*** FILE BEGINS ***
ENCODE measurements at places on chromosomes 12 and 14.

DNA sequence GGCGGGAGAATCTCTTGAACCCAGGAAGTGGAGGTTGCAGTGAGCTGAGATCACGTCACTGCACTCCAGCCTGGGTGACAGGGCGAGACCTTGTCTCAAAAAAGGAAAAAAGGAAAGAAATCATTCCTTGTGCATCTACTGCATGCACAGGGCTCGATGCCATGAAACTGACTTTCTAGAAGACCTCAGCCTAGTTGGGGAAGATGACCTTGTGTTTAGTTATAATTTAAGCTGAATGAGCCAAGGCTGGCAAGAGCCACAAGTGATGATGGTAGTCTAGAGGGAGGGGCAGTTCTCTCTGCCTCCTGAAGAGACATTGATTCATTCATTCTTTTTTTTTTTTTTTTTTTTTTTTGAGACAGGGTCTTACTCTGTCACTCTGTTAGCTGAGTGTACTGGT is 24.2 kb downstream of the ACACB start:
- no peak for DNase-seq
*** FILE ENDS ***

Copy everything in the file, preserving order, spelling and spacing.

ENCODE measurements at places on chromosomes 12 and 14.

DNA sequence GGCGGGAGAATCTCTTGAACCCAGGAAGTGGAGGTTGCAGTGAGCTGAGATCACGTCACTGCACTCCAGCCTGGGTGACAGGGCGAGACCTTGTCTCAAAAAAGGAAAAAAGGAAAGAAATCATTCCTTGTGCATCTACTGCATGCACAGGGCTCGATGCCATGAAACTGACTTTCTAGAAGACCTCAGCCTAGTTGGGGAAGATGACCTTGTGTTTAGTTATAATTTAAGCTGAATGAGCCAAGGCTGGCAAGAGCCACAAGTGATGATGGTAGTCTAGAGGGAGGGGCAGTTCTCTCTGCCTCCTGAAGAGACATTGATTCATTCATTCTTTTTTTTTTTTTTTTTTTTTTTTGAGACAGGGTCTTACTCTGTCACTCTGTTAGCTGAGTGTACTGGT is 24.2 kb downstream of the ACACB start:
- no peak for DNase-seq